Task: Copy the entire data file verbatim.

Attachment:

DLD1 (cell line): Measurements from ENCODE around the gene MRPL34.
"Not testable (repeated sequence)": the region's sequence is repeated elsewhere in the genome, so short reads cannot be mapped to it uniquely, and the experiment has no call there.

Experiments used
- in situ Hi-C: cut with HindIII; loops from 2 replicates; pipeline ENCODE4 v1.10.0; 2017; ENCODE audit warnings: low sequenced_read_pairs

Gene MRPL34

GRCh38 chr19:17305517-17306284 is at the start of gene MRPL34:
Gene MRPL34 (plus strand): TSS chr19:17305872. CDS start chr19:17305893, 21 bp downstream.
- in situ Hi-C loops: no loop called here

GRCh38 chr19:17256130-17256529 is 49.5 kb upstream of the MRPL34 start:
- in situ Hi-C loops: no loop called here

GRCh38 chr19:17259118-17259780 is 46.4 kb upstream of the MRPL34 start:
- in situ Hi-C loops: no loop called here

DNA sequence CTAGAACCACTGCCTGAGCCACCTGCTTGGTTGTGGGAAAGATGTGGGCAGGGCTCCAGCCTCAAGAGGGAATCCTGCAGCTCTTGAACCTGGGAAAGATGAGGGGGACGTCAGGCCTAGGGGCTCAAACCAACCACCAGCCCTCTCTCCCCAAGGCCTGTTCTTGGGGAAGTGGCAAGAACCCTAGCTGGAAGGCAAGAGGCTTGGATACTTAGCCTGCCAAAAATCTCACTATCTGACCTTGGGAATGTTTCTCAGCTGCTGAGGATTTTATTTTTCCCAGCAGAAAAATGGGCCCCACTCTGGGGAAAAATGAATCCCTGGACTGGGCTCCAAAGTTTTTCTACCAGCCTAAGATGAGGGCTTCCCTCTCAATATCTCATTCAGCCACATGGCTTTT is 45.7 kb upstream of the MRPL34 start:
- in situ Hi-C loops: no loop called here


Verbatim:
DLD1 (cell line): Measurements from ENCODE around the gene MRPL34.
"Not testable (repeated sequence)": the region's sequence is repeated elsewhere in the genome, so short reads cannot be mapped to it uniquely, and the experiment has no call there.

Experiments used
- in situ Hi-C: cut with HindIII; loops from 2 replicates; pipeline ENCODE4 v1.10.0; 2017; ENCODE audit warnings: low sequenced_read_pairs

Gene MRPL34

GRCh38 chr19:17305517-17306284 is at the start of gene MRPL34:
Gene MRPL34 (plus strand): TSS chr19:17305872. CDS start chr19:17305893, 21 bp downstream.
- in situ Hi-C loops: no loop called here

GRCh38 chr19:17256130-17256529 is 49.5 kb upstream of the MRPL34 start:
- in situ Hi-C loops: no loop called here

GRCh38 chr19:17259118-17259780 is 46.4 kb upstream of the MRPL34 start:
- in situ Hi-C loops: no loop called here

DNA sequence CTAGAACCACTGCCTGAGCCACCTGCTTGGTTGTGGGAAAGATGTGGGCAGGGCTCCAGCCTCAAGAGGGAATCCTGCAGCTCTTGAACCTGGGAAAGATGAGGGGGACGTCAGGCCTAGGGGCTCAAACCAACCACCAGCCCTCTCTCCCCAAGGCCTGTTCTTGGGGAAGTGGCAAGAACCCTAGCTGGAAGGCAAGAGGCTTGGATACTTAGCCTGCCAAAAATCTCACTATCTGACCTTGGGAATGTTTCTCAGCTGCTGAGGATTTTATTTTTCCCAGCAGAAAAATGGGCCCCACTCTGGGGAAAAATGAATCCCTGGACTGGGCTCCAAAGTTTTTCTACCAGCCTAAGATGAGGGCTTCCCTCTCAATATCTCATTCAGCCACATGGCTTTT is 45.7 kb upstream of the MRPL34 start:
- in situ Hi-C loops: no loop called here